By Alan J. Steinberg
In a negative sense, the Republican Party accomplished the impossible last night. In a year of economic stagnation and anemic job growth, the GOP failed to win the White House against an incumbent president who had begun the campaign with a negative approval rating. At the beginning of 2012, most pundits expected the GOP to regain control of the U.S. Senate; instead, the Republicans appear to have incurred a net loss of two seats.
The reelection victory of incumbent President Barack Obama was primarily a matter of demographics. In my PolitickerNJ column of August 5, 2012, I described this demographic factor as follows:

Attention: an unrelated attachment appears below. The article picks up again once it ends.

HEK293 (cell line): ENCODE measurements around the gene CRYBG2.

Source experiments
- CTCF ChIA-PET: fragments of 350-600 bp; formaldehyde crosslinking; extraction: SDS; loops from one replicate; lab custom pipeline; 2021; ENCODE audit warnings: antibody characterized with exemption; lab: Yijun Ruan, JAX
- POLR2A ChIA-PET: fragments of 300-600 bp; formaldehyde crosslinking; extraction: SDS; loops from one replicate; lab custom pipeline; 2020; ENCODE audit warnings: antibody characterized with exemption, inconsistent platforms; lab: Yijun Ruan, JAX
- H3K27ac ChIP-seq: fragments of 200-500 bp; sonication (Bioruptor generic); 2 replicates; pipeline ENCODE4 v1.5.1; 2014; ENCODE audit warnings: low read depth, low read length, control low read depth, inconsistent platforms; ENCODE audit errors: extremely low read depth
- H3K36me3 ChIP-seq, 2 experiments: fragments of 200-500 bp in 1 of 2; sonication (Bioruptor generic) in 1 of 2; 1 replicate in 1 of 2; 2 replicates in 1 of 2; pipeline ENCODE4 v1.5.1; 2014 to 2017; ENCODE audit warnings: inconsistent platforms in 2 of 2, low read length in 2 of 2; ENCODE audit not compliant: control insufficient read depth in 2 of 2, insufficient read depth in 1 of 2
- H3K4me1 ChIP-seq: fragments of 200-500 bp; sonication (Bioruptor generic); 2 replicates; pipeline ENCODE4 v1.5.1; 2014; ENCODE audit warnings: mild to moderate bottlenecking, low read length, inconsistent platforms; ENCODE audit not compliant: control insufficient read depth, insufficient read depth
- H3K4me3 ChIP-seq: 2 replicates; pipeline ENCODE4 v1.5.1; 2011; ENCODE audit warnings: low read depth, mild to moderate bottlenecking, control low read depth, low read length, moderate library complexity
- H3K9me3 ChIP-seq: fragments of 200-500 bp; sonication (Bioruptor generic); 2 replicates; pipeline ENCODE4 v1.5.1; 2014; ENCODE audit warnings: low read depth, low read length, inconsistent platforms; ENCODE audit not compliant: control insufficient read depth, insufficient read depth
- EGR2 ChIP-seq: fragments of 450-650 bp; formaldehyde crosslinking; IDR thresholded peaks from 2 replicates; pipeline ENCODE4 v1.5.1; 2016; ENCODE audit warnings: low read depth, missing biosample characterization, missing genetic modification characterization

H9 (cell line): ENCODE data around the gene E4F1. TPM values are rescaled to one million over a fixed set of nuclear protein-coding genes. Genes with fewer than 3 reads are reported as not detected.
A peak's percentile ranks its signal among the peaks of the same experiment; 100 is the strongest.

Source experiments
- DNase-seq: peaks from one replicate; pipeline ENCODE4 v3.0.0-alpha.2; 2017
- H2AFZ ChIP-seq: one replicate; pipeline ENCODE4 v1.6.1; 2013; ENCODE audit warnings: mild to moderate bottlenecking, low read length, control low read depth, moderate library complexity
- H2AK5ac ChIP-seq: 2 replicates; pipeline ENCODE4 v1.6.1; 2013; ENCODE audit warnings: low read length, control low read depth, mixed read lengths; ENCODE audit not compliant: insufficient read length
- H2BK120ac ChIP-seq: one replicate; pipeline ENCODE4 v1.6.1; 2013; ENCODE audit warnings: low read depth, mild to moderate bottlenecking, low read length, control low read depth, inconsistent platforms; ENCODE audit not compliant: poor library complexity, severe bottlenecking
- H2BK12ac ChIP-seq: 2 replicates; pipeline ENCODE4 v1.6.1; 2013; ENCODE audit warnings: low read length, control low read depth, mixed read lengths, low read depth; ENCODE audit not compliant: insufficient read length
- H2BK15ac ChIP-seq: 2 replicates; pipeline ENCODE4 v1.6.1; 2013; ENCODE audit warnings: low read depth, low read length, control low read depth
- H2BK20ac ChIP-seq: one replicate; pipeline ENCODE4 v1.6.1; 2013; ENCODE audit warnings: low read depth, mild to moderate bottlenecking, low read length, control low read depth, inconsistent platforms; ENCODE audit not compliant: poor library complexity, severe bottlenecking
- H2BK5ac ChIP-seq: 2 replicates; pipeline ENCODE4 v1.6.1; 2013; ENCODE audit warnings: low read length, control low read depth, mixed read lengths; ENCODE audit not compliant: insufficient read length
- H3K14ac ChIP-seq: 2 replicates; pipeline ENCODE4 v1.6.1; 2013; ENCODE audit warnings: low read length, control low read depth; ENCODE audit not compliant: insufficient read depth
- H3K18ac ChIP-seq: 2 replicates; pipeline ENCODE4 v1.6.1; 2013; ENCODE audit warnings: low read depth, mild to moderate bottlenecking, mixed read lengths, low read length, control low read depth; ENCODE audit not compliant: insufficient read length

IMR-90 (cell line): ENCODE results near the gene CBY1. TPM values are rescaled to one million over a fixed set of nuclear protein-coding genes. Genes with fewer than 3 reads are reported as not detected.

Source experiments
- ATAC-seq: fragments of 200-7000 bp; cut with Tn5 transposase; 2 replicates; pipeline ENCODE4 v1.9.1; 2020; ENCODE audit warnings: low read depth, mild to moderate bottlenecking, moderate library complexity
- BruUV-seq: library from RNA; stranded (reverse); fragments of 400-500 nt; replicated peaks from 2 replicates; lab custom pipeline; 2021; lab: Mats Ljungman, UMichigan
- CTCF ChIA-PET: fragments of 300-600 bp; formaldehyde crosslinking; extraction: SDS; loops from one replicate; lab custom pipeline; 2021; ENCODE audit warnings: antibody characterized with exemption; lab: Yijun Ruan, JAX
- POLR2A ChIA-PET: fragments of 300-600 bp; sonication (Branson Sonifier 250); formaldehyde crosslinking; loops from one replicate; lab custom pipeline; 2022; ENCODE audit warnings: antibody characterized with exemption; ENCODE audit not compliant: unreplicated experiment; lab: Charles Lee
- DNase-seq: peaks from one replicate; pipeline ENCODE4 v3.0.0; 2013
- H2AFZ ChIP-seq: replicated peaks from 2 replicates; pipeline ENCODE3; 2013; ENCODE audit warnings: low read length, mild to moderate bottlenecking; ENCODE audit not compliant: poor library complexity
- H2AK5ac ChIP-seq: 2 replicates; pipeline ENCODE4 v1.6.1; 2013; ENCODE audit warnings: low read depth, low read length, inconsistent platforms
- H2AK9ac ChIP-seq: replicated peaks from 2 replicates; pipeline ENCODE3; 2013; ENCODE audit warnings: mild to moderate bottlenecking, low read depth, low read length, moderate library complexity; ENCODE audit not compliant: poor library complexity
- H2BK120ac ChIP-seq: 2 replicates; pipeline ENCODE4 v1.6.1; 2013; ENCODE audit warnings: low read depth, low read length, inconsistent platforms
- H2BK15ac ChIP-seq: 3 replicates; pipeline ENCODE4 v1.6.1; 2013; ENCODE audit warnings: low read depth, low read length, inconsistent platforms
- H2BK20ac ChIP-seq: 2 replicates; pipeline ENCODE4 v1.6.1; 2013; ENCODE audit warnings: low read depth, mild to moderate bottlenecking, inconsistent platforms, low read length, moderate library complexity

“Obama’s larger electoral vote base is largely a function of what I define as demographic political inelasticity, namely the tendency of certain demographic groups to vote overwhelmingly for one party or the other, regardless of the condition of the economy. Specifically, the Democrats have maintained the loyalty of African-American, Puerto Rican, Mexican-American, and single women voters, regardless of the current economic doldrums….”
One could also add voters under 25 to the list of these Obama demographic constituencies.admin | Filed under: Republican Party | Tags: Alan J Stenberg, John Boehner, Mitt Romney, Republican Party | 1 Comment »